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John Zorn - The Big Gundown: John Zorn Plays The Music Of Ennio Morricone CD (album) cover


John Zorn



3.07 | 18 ratings

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Anthony H.
Prog Reviewer
3 stars John Zorn: The Big Gundown [1986]

Rating: 5/10

The Big Gundown propelled John Zorn into the forefront of the avant-garde musical community. This album was a significant departure from most of what Zorn had done before. While the majority of his early releases consist of harsh and unmusical avant-garde noodling, this album places him in a much more constricted musical seat. Every track here is a cover of classic pieces from legendary film composer Ennio Morricone. Perhaps "cover" is an unfair term; this is still Zorn, after all. These compositions are radically altered ("avantified", if you will). Zorn really shows his creativity as an arranger here. He creates a new identity for these pieces, but they still manage to retain an element of their original purpose. However, the album does have a bit of an aimless feeling, and some of Zorn's alterations feel superfluous.

The title track begins with a somewhat pointless montage of vocal noises, but it eventually transitions into a very cool "avant-western" sound. It's a neat track, but it could have been cut in half. "Puer Sur La Ville" continues with the western vibe. The main paino riff is excellent, and the avant-grade noises actually fit in well. "Poverty (Once Upon a Time in America)" stays fairly close to the original Morricone composition. It works, but fails to be fully interesting. The driving rhythm of "Milano Odea" works well with the zany avant-garde sounds. "Erotico (The Burglars)" is my personal favorite on the album. The guitar, organ, and jazzy drumming all sound superb. "Battle of Algiers" is a jazzy march that ends up sounding quite repetitive after four minutes. "Gui La Testa (Duck, You Sucker!)" is a minimalistic tribal piece with shamisen and some sort of ethic flute. There are interesting sounds at work here, but the track as a whole is underwhelming. "Metamorfosi (La Classe Operaia Va In Paradiso)" is intolerable; it consists solely of random noises and moaning. "Tre Nel 5000" continues with the haphazard noise. This is another fairly useless track. "Once Upon a Time in the West" is an ambient western-themed piece. This is a somewhat interesting closer, but it runs a bit too long.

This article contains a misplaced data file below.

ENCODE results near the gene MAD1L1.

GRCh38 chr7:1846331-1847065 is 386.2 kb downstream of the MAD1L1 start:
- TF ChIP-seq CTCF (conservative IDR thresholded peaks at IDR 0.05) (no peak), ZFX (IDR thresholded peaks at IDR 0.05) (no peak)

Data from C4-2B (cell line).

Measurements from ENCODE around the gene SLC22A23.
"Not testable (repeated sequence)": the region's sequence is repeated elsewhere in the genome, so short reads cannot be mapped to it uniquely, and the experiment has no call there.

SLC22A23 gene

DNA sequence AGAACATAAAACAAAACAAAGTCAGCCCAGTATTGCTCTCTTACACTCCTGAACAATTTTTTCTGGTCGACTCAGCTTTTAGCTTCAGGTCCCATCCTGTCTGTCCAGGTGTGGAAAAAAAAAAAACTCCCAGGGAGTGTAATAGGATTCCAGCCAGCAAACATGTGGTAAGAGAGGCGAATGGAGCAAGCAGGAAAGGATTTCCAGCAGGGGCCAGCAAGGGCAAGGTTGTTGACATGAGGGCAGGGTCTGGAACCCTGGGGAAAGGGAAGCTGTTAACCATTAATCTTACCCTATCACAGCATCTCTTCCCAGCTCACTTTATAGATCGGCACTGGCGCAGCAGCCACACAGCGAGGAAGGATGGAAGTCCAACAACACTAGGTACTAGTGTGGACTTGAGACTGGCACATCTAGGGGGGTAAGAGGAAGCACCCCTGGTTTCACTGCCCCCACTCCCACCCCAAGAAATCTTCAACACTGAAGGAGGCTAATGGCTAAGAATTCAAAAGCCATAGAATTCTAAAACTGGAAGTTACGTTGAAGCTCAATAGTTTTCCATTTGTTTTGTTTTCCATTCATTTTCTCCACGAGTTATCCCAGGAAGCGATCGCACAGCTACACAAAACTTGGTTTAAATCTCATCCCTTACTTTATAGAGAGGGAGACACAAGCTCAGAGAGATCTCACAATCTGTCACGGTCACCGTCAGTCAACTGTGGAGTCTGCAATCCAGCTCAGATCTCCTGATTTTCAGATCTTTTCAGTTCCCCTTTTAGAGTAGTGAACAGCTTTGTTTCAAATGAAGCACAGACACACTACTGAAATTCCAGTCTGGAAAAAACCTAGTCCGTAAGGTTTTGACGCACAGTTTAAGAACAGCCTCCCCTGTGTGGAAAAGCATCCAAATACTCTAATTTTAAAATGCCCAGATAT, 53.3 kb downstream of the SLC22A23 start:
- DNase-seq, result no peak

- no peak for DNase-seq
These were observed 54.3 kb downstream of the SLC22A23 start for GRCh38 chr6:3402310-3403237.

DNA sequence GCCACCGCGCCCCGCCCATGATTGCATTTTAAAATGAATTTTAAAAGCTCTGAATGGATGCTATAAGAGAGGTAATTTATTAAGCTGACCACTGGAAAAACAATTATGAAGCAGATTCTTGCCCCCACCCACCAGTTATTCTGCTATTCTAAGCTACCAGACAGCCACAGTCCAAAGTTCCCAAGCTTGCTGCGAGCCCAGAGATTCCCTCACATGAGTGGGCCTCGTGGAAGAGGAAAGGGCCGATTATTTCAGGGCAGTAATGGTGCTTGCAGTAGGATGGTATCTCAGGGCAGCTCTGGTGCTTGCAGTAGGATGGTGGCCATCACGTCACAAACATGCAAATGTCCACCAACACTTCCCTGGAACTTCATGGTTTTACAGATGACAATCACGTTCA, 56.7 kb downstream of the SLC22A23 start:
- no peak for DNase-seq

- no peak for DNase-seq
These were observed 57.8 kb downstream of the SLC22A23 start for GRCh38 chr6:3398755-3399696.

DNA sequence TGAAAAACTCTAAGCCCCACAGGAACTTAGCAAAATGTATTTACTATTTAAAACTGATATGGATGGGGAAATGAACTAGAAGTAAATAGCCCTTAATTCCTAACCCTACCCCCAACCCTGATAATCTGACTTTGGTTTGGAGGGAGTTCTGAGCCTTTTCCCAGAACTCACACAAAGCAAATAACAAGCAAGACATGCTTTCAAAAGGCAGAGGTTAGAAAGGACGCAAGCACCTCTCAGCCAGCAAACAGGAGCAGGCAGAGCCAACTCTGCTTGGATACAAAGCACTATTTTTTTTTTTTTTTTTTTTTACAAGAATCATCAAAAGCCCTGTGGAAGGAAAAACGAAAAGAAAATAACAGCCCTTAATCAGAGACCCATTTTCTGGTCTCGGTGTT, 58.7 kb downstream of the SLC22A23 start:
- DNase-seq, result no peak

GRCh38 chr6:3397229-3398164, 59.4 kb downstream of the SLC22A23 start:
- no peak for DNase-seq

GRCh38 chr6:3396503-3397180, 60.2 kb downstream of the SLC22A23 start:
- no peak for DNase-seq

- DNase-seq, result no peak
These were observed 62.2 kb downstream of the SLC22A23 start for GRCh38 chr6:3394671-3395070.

The Big Gundown is a good album, and I can understand why it is so acclaimed. However, the stronger moments here are weighed down by a handful of utterly useless tracks. Many of the alterations Zorn imposes on these compositions feel superfluous and needlessly bizarre. These are amazing pieces of music, and Zorn is able to put a unique on interesting spin on many of them. However, he muddles others with irritating noises and other avant-garde silliness. The result is an inconsistent release with many uninteresting moments. Nevertheless, this is an important Zorn release that I can't help but recommend to anybody interested in his work. Proceed with caution and tread lightly, however.

Anthony H. | 3/5 |


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